(Originally blogged December 24, 2009)
Thomas Hoving died last week. His name may not be familiar to most, but in the museum field Thomas Hoving is remembered as a controversial director of the Metropolitan Museum of Art in New York in the late 1960s and 1970s. Hoving immodestly recounted his experience at the Met in his book “Making the Mummies Dance”. He was not always likable, or ethical, but he knew how to sell tickets at the door, and the museum world is still dancing in the shadow of Thomas Hoving’s influence every time a blockbuster exhibition opens.
Hoving was influential in changing how museums present themselves. The visitor experience has improved in the last forty years because museums now consider their audiences, producing relevant and popular exhibitions rather than navel-gazing academic diatribes. One of the more popular topics have been fashion history exhibitions. Under Hoving, Diana Vreeland produced the first contemporary retrospective exhibition about Yves St. Laurent. This may not seem like a controversial idea now, but for a museum to mount an exhibition about a living designer was, at the time, unheard of.
Whether a good idea or not (some day I will blog about why I don’t think curators should do retrospectives of living designers), that show proved to museums that the public likes to look at clothing. There had been little respect for the field of fashion history at the time, and only now is the field gaining respect as a serious topic. I was cleaning out an old file (part of the end of year ritual) and came across a brochure from a 1998 conference at the New York University entitled ‘Fashion: The Newest Art’ suggesting it was only then being recognized as something above a trade.
I have had a file called ‘Collectors and Museums’ for over twenty years now, and every time I got a brochure or found an article about some interesting fashion, costume or textile collection somewhere I added it to the file. Coming across this file inspired this blog, but not in the way I thought it would. I thought I might turn the contents of the file into a blog about little known historical fashion and accessory museums but when I started searching out details, I discovered most of these collections had closed.
It’s no secret that the Costume Institute at the Metropolitan Museum of Art acquired the Brooklyn museum’s costume collection this year. This will make the Met the largest repository of historical fashion in the world, even after de-accessioning Brooklyn artifacts that duplicate the Met’s already extensive holdings.
Both the Denver Art Museum in Colorado, and Castle Howard in York, England had spectacular ‘Every Dior Out the Door’ close-out sales of their historic fashion collections a few years ago. Similarly, the Nottingham museum of costume in England closed its doors, but I am not sure what happened to their collection. More recently, the Fashion Museum in Abilene Kansas and La Crasia glove Museum in New York City have disappeared (no websites exist and their phone numbers are no longer operational.) Even corporate collections are quietly disappearing, like the Maidenform Museum collection in New York (again no contact information was working when I checked). I don’t know where these collections ended up – perhaps at auction…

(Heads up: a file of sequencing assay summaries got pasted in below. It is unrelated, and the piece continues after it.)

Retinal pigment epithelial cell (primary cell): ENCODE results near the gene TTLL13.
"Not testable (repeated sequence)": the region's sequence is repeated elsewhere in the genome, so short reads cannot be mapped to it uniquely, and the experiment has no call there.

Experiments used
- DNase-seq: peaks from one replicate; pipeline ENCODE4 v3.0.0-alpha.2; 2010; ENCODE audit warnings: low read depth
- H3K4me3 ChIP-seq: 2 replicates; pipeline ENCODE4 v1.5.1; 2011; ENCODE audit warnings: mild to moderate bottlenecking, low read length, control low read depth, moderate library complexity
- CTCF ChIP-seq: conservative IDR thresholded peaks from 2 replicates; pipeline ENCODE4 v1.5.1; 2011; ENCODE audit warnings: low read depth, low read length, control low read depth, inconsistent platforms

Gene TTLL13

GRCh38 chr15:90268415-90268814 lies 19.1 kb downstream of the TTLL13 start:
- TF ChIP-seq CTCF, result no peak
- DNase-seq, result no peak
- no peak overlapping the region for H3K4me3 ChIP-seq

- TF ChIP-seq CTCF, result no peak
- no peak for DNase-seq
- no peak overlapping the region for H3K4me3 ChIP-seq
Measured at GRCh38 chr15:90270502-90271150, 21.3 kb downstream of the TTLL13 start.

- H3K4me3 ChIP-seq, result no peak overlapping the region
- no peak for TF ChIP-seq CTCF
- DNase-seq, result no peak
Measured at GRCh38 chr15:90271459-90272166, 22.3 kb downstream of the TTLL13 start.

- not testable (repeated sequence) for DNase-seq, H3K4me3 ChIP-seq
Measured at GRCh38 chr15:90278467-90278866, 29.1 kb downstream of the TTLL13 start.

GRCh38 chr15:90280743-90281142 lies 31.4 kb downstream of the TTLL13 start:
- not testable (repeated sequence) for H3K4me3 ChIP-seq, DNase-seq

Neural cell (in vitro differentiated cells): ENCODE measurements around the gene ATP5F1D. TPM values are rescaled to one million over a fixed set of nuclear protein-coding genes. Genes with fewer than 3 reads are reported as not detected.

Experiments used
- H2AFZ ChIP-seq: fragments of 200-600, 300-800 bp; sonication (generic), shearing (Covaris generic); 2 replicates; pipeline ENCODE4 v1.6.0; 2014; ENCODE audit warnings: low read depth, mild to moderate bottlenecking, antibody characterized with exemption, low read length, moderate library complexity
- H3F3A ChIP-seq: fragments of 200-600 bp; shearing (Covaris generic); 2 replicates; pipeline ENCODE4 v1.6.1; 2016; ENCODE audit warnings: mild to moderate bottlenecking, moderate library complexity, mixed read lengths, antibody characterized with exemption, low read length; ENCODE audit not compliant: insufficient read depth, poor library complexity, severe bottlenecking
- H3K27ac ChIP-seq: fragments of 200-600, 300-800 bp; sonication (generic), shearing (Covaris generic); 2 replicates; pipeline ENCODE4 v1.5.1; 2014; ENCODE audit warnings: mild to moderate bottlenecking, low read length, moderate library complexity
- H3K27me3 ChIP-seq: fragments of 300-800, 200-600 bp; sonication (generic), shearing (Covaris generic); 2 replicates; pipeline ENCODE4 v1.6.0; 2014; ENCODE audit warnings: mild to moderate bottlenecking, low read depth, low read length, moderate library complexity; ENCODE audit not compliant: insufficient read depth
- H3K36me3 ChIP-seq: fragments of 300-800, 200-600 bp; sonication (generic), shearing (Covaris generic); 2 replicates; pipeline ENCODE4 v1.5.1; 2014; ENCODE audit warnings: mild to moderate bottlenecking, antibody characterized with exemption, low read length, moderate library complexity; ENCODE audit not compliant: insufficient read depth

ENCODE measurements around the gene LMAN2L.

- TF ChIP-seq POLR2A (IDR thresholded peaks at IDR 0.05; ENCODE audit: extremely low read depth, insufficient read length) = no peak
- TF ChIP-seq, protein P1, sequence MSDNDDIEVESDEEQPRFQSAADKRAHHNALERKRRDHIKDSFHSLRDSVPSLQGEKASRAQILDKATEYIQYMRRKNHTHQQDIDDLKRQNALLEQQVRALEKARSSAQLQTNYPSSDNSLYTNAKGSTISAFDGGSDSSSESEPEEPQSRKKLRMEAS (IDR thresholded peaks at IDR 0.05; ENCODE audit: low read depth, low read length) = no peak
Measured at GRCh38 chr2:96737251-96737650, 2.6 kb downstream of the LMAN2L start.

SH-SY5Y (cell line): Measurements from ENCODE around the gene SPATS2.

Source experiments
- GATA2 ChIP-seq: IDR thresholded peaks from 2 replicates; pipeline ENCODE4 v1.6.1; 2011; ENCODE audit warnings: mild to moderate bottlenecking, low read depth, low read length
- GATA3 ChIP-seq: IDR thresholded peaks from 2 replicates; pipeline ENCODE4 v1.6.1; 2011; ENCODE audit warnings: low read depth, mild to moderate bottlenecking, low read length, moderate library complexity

It has been difficult to keep up with all the recent museum deaccession auctions. Although I am all for museums honing their collections rather than just amassing huge quantities of junk, some museum auctions have ended in controversy. The Los Angeles County Museum of Art (LACMA) experienced negative publicity for selling off garments from their collection. Usually museums quietly discard their ‘also-rans’ but LACMA advertised their clear-out which resulted in some buyers using the LACMA connection to springboard their own careers. One ‘artist’ bought fifty items and then used the destruction of these garments through redesign for the purpose of promoting himself. One of the worst was a Claire McCardell dress turned into a hobo satchel and witches’ hat.
Like everything else in life, museums are not necessarily forever and its a shame when carefully acquired collections are scattered to the winds. However, despite the disappearance of some collections, and corporate-like buy-outs of others, there are new collections being formed, from the Museo de la Moda, in Santiago Chile, to our own Fashion History Museum (website to be launched in 2010), in Ontario.
If you know of any little gems of fashion and costume related museums, drop us a line in the comments – I would love to amass an updated resource of exceptional fashion museums still in business, and keep tabs on what is being shown and when.
Here’s a couple to get the ball rolling: